I can’t even begin to describe for you how lucky you are that SCC Insight watched today’s meetings so that you didn’t have to. But the recap below will give you a good sense.
This afternoon, after 90 minutes of heated debate, the City Council voted down a contentious bill sponsored by Councilmember Sawant that would have prohibited SPD from participating in training programs and partnerships with the military or law enforcement agencies of countries that were found to have violated human rights. As originally drafted by activist groups and introduced by Sawant over the summer, it prohibited SPD from engaging with just Israel, but after feedback from Councilmember Strauss (who is Jewish) who insisted that the bill be “nation-neutral,” Sawant reworked it to prohibit activities with any country that was a human rights violator. According to SPD, the department participated in “tactical activities” with Israel in 2013 and 2014, but has not done so since.
But the definition of a human rights violation, and the matter of who is the arbiter of such a violation, became a new issue for the bill when considered in committee last week, with Councilmember Herbold offering an amendment to tighten up the criteria. However, Strauss was still not satisfied and today offered his own last-minute amendment to make the bill truly “nation-neutral” by banning such activities with essentially all countries (though he was open to an exception for Canada). Strauss’s effort failed, as did an amendment by Sawant to add a reference to the International Criminal Code statute as one more potential way of identifying a human rights violator.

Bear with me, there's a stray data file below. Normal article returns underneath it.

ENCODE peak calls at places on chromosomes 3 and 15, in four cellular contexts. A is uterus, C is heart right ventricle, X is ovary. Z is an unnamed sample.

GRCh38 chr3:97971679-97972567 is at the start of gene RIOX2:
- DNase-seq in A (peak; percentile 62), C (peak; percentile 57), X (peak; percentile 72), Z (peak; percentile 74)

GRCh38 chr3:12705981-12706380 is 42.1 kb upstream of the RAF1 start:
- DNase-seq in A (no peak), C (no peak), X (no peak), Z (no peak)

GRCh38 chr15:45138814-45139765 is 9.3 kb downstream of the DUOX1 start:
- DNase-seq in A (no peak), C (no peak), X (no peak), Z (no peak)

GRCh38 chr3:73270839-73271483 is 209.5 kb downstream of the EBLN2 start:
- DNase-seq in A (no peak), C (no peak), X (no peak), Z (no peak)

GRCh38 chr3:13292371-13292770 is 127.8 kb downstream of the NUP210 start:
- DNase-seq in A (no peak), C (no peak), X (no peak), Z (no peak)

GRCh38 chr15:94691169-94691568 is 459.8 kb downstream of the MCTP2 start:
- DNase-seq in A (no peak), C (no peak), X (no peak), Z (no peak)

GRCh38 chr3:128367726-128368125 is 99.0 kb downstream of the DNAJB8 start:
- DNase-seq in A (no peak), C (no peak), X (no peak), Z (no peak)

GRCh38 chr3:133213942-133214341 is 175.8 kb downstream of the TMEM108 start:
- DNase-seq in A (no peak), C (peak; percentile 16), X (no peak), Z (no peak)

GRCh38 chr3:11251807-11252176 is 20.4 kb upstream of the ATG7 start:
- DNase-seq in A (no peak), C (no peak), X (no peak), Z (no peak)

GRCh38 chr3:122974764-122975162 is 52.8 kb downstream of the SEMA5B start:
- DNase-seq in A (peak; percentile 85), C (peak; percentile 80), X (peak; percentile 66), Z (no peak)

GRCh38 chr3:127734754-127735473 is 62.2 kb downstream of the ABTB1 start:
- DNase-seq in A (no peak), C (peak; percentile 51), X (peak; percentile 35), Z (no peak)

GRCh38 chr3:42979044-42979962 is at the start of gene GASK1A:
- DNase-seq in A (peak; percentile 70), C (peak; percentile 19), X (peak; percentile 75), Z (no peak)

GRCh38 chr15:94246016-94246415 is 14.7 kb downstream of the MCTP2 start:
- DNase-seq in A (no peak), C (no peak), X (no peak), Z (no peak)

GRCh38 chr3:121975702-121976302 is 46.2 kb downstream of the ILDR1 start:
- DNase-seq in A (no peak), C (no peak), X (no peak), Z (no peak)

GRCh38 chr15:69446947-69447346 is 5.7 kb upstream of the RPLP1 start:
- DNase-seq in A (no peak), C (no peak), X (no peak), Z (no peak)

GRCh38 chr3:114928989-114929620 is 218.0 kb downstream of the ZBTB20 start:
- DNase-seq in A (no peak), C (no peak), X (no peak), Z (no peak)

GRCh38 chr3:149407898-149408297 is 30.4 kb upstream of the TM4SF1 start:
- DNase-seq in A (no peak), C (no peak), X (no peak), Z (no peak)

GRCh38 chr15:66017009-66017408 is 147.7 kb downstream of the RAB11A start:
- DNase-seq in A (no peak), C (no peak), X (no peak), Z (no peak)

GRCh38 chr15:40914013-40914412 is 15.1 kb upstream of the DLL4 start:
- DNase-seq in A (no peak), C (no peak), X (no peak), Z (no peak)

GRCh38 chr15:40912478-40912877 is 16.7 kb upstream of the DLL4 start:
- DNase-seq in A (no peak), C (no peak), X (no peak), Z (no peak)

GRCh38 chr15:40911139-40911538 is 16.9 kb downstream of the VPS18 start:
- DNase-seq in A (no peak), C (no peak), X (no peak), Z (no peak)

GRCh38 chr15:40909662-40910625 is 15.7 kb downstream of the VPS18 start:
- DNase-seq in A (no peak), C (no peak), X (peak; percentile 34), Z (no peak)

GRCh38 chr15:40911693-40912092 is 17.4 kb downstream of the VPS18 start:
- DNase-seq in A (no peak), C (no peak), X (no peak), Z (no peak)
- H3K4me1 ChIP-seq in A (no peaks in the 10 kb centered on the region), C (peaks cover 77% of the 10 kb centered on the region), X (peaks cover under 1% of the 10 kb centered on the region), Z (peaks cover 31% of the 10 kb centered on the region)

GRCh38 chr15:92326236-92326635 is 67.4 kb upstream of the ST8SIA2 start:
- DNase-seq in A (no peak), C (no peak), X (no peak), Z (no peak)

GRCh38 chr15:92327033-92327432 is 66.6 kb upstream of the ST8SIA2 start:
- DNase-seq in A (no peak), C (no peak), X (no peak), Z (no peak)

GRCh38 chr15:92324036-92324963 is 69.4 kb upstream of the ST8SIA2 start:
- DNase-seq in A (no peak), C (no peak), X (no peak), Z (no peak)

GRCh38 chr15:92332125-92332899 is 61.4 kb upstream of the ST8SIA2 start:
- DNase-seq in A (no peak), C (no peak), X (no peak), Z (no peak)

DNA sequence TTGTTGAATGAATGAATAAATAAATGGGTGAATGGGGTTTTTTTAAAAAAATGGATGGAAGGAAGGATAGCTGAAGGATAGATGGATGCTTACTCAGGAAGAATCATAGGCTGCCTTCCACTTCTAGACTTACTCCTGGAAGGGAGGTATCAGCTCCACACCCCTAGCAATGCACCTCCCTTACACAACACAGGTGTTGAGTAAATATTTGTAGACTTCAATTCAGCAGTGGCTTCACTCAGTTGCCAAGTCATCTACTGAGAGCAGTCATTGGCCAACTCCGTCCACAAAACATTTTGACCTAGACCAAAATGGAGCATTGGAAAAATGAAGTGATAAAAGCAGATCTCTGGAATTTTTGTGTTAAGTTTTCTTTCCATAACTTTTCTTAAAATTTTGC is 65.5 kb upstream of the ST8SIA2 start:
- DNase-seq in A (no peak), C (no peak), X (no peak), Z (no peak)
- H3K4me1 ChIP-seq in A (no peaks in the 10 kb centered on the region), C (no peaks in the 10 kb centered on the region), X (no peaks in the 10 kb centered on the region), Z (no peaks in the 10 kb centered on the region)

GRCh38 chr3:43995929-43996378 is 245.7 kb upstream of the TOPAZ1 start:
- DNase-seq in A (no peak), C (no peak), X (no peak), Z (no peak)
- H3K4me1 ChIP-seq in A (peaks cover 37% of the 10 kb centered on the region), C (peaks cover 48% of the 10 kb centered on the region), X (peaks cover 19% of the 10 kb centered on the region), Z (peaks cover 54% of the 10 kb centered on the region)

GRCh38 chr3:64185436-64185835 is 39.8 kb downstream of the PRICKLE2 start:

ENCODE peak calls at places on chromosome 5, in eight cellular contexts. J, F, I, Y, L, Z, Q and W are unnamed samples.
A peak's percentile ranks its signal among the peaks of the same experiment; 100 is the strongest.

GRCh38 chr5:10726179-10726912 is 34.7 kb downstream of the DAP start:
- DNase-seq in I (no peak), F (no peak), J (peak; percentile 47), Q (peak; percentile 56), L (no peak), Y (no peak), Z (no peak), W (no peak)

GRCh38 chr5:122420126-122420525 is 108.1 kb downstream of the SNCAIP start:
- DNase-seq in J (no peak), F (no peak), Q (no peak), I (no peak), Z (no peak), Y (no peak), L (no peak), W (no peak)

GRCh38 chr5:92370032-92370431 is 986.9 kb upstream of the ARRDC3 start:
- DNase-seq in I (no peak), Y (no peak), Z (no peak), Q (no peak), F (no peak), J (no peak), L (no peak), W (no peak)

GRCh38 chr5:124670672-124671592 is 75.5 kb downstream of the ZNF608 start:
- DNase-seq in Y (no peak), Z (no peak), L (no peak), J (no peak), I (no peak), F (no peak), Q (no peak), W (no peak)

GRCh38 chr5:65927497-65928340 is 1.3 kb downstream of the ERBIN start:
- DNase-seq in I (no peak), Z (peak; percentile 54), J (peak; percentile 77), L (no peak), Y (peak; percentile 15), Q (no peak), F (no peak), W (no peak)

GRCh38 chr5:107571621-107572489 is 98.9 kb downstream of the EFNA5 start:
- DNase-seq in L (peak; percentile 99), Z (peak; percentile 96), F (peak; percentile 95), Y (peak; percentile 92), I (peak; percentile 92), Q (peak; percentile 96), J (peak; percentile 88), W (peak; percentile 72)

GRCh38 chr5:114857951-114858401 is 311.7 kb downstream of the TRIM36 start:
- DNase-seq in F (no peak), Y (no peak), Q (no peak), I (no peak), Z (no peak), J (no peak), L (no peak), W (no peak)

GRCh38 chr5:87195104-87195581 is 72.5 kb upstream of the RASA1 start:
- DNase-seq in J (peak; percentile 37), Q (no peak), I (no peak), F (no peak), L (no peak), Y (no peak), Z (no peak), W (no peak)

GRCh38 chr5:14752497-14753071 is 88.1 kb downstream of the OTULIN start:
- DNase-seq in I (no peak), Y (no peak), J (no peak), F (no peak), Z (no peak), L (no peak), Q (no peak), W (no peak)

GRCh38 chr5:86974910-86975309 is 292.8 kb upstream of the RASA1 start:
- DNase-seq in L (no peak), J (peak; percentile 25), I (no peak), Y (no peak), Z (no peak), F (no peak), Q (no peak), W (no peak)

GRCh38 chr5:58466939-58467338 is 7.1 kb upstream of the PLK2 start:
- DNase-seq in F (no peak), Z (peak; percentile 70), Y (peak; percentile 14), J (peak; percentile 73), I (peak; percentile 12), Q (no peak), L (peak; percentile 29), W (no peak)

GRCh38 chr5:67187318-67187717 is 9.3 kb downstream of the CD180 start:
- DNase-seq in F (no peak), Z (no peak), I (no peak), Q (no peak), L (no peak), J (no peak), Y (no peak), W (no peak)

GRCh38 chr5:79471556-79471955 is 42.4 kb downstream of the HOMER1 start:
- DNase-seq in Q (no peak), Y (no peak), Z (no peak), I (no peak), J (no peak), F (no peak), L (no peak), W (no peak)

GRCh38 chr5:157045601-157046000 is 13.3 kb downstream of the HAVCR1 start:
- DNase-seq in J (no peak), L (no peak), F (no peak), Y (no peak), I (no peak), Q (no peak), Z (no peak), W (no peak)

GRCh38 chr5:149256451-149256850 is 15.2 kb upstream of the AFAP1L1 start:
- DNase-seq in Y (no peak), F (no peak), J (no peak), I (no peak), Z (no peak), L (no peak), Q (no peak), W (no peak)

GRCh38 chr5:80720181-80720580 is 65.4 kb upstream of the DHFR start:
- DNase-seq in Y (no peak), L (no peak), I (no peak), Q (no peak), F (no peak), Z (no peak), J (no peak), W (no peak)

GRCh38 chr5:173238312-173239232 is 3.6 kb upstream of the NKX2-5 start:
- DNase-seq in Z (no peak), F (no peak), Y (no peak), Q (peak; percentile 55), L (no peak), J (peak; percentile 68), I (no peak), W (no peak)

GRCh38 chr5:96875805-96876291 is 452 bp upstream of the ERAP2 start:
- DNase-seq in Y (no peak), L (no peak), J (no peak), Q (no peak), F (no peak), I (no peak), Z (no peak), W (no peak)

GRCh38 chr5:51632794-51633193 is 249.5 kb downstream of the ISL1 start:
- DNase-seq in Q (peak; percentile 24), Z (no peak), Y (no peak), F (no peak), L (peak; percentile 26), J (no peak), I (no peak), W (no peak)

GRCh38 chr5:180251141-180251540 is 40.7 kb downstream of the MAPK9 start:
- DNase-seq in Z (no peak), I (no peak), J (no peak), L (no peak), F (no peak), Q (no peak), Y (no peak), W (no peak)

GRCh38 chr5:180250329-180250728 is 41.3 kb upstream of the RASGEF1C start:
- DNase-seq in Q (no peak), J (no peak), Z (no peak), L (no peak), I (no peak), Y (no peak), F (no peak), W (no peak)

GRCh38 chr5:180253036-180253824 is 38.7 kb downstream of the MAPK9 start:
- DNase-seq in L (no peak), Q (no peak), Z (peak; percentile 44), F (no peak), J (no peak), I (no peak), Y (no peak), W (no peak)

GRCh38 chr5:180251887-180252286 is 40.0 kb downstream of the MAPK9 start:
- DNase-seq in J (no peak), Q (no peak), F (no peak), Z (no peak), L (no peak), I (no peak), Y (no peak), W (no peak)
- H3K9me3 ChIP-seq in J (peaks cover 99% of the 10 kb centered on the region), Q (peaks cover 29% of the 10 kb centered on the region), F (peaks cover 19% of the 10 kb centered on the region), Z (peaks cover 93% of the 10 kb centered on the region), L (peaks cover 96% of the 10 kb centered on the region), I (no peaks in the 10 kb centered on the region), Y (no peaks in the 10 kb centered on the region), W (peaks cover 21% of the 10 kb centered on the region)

As visibly frustrating as the slow, confusing debate on amendments was today, things didn’t truly go off the rails until the Councilmembers’ final comments on the bill. Councilmember Lewis said that he intended to vote against the bill because he didn’t see any indication of a causative relationship between international trainings and SPD abuses, nor any evidence that there is ongoing or planned activity that the ordinance would stop.
Councilmember Juarez also said that she would vote “no,” arguing that the Council should not “go down the rabbit hole of international law,” that the bill punishes Israel, that it weaponizes the Council’s vote, and that it creates “more heat than light” and more division.